Man arrested in suspected needle spiking incident in The Hague

Police in The Hague have arrested a man for allegedly stabbing a female festival goer with a hypodermic needle on Saturday, in what is thought to be the country’s first arrest for needle spiking.

The 31-year-old man was detained at the scene by security staff at The Hague Outdoor festival in the Zuiderpark. Security guard Rendel van den Heuvel said he was carrying a syringe when he was detained.

‘Everyone pointed to the same person,’ Van den Heuvel was quoted as saying by the AD. ‘We started a manhunt, we had him in no time.’

Dutch police said it was too early to conclude if the 31-year-old suspect had used the syringe to stab a woman. ‘He could be a drug addict at a festival,’ says spokeswoman Helma Huyzing. ‘Some say he did it, but we don’t know. He was arrested for having hypodermics. Why would you bring needles to a festival?’

Details of what was in the syringe are also being withheld. Police are asking any witnesses or other possible victims to come forward.

Needle spiking

Reports of needle spiking have been on the rise in places such as Amsterdam, Alkmaar and Groningen, and further afield in London, France and Belgium. But with little evidence and no corresponding police reports of sexual assault or robbery from alleged victims, the authorities say it’s very hard to prove.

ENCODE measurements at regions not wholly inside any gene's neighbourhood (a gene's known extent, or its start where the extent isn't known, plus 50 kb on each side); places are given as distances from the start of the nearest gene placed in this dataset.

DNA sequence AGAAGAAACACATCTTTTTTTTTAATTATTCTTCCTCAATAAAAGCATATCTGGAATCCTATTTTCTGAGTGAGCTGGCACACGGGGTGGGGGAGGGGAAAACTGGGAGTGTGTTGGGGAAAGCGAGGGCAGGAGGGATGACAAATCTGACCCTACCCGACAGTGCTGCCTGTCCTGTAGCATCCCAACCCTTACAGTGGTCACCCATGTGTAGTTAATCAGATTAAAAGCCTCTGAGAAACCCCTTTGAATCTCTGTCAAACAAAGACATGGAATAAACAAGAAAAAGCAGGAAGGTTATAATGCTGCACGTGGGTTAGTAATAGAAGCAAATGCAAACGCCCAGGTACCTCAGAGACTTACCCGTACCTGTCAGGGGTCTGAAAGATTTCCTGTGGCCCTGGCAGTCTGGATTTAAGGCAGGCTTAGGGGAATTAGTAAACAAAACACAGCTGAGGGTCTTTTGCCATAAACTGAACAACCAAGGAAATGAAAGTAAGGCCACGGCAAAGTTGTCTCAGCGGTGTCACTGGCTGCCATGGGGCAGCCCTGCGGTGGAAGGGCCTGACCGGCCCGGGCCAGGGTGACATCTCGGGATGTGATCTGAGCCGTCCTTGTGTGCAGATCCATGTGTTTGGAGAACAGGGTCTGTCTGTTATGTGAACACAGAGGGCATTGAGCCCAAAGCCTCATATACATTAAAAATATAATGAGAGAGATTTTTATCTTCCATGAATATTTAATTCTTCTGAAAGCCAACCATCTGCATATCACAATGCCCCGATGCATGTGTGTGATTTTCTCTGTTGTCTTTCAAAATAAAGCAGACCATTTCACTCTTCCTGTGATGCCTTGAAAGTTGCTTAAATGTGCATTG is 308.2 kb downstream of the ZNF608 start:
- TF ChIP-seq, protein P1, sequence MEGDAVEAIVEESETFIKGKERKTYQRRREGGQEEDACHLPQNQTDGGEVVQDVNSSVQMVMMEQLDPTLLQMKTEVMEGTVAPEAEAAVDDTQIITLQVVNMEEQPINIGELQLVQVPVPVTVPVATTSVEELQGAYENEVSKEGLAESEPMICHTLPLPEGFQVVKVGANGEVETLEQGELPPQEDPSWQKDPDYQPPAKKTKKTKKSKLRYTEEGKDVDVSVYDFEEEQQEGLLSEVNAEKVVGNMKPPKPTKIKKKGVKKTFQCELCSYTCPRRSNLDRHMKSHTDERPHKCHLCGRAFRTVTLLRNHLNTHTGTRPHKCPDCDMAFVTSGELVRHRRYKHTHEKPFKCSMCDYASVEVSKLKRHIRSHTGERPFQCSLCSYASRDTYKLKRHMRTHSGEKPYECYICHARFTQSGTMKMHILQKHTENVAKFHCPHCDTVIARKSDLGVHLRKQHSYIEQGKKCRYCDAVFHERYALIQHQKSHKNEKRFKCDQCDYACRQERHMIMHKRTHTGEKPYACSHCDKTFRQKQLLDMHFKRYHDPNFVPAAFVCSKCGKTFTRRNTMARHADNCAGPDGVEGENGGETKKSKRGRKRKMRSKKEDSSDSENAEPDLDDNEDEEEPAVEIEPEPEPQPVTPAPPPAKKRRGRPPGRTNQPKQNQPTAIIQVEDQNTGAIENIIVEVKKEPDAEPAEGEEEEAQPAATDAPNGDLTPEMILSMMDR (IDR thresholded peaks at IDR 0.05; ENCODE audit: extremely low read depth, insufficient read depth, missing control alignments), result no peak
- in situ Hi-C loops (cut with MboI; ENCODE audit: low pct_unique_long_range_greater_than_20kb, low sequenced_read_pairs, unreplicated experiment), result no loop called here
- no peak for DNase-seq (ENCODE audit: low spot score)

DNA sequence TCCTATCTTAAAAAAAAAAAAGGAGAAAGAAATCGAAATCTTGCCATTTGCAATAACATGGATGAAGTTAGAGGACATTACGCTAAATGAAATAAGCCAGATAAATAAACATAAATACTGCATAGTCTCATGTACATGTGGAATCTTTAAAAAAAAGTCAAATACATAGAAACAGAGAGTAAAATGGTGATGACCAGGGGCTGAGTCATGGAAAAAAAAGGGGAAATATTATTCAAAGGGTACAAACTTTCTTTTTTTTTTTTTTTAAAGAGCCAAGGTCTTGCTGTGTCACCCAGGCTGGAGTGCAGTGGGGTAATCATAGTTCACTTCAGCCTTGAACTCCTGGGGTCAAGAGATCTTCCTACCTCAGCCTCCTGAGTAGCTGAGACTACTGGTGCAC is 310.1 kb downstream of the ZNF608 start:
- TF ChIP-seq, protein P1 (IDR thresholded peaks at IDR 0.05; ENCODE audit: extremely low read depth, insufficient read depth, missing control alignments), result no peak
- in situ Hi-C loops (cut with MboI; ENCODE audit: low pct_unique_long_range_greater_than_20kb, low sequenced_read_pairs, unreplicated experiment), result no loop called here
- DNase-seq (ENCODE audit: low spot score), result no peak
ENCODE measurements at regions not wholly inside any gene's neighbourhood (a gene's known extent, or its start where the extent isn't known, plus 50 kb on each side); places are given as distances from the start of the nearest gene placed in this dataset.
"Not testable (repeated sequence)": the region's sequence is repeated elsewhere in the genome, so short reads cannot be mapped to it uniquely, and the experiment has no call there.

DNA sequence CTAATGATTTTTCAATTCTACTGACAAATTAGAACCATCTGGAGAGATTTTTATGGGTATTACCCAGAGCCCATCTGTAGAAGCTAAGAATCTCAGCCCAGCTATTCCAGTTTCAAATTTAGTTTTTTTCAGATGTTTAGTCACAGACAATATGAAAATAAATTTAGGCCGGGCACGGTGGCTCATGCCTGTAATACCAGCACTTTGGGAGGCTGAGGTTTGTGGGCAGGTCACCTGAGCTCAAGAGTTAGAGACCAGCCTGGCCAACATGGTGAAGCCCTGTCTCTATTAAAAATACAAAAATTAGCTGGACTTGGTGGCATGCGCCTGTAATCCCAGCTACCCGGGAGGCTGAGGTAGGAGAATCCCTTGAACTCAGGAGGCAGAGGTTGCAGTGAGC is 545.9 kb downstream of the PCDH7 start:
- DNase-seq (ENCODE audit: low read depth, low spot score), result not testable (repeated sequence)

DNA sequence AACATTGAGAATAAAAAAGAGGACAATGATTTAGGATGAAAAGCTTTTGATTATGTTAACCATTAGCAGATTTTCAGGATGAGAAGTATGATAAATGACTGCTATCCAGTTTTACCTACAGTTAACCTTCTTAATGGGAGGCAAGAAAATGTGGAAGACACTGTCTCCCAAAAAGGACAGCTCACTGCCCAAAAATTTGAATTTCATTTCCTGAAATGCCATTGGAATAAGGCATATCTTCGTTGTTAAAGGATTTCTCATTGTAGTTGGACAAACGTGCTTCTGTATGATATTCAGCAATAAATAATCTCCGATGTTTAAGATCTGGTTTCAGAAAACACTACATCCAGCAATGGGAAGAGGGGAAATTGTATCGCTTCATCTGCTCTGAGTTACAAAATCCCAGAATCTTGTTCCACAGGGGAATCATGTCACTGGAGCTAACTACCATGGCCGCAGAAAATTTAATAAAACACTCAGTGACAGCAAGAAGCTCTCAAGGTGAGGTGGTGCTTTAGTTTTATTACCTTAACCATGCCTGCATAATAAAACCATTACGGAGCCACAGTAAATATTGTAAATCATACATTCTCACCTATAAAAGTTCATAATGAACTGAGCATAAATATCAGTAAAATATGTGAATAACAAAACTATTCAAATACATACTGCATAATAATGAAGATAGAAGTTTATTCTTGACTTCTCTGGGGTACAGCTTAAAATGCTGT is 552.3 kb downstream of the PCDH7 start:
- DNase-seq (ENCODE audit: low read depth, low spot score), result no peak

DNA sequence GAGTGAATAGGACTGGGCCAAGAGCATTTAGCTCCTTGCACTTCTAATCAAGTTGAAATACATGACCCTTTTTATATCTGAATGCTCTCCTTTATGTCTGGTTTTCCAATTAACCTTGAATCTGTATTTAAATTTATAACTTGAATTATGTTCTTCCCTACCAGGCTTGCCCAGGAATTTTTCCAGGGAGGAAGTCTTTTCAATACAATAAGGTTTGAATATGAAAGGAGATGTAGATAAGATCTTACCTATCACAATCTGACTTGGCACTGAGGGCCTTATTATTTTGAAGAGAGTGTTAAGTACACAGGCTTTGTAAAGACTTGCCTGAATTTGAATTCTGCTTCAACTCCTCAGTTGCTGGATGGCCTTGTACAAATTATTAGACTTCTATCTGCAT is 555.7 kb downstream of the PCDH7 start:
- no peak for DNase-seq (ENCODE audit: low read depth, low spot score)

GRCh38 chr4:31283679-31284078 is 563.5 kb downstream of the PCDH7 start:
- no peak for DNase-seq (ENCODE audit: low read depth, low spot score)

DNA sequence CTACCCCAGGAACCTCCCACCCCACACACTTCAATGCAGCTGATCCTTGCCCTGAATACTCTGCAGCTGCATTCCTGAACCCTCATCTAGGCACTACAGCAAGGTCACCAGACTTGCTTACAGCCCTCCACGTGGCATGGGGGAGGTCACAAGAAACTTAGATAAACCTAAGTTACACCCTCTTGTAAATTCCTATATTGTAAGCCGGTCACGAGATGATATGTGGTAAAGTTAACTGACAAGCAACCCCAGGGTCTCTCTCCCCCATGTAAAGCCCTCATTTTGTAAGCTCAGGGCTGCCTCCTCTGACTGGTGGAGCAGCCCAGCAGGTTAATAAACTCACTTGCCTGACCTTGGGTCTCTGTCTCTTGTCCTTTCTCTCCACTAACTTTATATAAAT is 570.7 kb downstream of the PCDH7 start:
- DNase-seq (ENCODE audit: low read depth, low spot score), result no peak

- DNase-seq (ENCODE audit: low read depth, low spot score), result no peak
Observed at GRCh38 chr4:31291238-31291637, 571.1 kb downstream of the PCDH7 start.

‘We take every report seriously, but we haven’t found one single piece of evidence of needle spiking,’ says Rob van der Veen, spokesman for the Amsterdam police. He says police have received five reports of needle-spiking since November in the city. ‘But no one has seen anything. Not one person. If there’s no proof, we can’t say it happened.’

National numbers

Countrywide, there have been between 20 to 40 cases of reported needle spiking, but none have been proven.

Van den Heuvel is pleased this may finally change. ‘We hear about incidents like this a lot more often, but nine times out of 10 we find no evidence.’

The authorities are advising people who think they have been pricked to immediately seek medical attention, not least because doctors can test for traces of drugs before they disappear from the body.

The justice ministry, which will send a letter to parliament in the coming weeks about how to deal with needle spiking, is also advising people who think they have been attacked to report the incident to police.

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